Let $G$ be a finite group. The regular $\chi_{reg}$ of $G$ is the character corresponding to representation of $G$ on $\mathbb{C}[G]$ with action by (left) multiplication to basis elements of $G$.

It is well known that $\chi_{reg}$ is zero at all $g\in G$ except $g=1$. Also the degree of this character (i.e. value at $1$) is $|G|$.

There is an exercise in Isaacs' character theory about similar kind of character:

Fact: Let $G$ be a finite group and $\chi$ a character of $G$ such that $\chi$ vanishes on $G-\{1\}$. Then $|G|$ divides degree of character.

Question: In the above fact, can we also say that $\chi$ contains $\chi_{reg}$ as a component? (i.e., is $\chi$ equal to sum of $\chi_{reg}$ and some other character of $G$?

Note: In above discussion, character of $G$ means character of a complex (possibly reducible) representation of $G$, and not virtual character, or class function etc.

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    $\begingroup$ Won't these follow from the basic properties of the inner product? The Fact is true because the inner product of $\chi$ and the trivial character must be a natural number $m$. Therefore $\chi$ is a sum of $m$ copies of $\chi_{reg}$, no? $\endgroup$ – Jyrki Lahtonen Apr 30 '17 at 5:00
  • $\begingroup$ As Lord Shark also explained, we get that $\chi=m\chi_{reg}$, so $\chi$ is a sum of $m$ copies of $\chi_{reg}$. $\endgroup$ – Jyrki Lahtonen Apr 30 '17 at 5:35
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    $\begingroup$ @JyrkiLahtonen Although this is not difficult to prove, I am not really following either your explanation or Lord Shark's. $\endgroup$ – Derek Holt Apr 30 '17 at 10:07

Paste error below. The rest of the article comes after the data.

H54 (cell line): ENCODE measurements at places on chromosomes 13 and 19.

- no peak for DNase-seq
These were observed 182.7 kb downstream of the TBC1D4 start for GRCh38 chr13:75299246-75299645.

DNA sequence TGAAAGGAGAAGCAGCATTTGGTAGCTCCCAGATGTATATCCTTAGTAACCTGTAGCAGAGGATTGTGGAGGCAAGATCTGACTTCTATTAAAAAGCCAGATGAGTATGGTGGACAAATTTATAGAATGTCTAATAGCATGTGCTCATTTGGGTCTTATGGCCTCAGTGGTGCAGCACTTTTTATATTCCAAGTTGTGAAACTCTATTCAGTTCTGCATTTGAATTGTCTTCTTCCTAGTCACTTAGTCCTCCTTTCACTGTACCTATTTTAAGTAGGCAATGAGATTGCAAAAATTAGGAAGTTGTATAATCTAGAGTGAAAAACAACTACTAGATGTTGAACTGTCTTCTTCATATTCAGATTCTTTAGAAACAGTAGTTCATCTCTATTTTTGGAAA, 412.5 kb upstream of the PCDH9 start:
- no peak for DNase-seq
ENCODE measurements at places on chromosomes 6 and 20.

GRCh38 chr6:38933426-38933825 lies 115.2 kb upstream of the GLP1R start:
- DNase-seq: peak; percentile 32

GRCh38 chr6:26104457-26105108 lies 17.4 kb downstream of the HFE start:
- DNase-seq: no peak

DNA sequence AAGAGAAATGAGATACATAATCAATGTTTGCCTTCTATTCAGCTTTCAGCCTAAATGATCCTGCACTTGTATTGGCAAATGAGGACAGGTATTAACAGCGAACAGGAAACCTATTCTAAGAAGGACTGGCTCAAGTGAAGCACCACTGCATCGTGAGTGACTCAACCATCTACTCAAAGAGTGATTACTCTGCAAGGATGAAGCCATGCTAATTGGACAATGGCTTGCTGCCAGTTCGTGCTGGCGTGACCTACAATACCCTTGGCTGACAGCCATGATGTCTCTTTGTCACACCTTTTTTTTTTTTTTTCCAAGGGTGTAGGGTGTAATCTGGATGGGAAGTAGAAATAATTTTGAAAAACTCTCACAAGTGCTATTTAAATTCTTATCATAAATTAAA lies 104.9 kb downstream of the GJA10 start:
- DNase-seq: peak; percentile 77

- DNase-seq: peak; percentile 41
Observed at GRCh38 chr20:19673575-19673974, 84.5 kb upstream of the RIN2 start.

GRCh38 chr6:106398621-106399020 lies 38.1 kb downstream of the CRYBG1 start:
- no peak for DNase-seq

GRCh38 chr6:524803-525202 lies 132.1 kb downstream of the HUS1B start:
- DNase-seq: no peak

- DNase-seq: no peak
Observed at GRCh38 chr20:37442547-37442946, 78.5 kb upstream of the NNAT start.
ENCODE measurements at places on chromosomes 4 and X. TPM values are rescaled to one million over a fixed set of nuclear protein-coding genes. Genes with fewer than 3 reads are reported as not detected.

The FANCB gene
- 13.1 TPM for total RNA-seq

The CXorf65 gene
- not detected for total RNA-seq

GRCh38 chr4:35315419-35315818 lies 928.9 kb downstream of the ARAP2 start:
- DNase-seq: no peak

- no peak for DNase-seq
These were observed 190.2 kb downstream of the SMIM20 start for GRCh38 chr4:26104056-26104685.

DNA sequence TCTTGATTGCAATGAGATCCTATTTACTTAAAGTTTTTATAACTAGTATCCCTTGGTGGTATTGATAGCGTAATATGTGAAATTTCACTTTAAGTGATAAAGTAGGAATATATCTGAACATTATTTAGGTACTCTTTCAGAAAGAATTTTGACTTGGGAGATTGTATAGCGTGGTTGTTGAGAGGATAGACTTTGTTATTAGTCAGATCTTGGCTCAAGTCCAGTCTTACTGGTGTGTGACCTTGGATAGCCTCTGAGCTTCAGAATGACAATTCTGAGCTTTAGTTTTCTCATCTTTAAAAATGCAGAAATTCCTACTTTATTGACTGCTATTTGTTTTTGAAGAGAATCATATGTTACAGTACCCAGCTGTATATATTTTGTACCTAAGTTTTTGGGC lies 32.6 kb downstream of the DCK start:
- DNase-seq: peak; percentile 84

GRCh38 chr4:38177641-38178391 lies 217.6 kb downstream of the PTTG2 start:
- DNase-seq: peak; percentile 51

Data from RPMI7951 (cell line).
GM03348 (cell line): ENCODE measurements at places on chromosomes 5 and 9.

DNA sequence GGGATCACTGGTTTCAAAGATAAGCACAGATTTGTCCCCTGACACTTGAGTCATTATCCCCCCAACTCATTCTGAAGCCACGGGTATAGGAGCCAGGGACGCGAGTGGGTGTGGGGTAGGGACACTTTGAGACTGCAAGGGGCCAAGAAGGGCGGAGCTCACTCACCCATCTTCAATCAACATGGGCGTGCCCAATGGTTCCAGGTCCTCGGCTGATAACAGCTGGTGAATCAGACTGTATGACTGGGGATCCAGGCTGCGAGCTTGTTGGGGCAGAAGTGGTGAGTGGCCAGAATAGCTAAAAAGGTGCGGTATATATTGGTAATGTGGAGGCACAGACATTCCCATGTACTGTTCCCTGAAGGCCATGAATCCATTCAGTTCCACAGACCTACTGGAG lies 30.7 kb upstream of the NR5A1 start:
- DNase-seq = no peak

• $\begingroup$ @DerekHolt What have I missed? If $\chi_1$ is the trivial character, then we get that $$\langle\chi,\chi_1\rangle=\frac{\chi(1)}{|G|}$$ must be a natural number $m$, and hence $\chi=m\chi_{reg}$? Or, are you saying that this exercise comes before we know the values of $\chi_{reg}$, and the linear indepence of characters (plus whatever else I used tacitly). $\endgroup$ – Jyrki Lahtonen Apr 30 '17 at 12:27
  • $\begingroup$ Beginner, $\chi_{reg}$ is not irreducible, so it is a bit unclear to discuss how many times it appears in another representation, because the irreducible components of $\chi_{reg}$ might appear in $\chi$ with different multiplicities. All I'm saying is that because $\chi=m\chi_{reg}$, the representation affording $\chi$ is isomorphic to $\Bbb{C}[G]^m$. $\endgroup$ – Jyrki Lahtonen Apr 30 '17 at 13:12

This character $\chi$ is a multiple of the character of the regular representation: $\chi=a\chi_{reg}$. A priori $a\in\Bbb Q$, but the regular representation contains one copy of the trivial representation. So $\chi$ contains $a$ copies of the trivial representation, so $a\in\Bbb Z$. Therefore the degree of $\chi$ is $a|G|$.

  • $\begingroup$ I know, I was missing the obvious! I'll delete my previous comment. $\endgroup$ – Derek Holt Apr 30 '17 at 16:22

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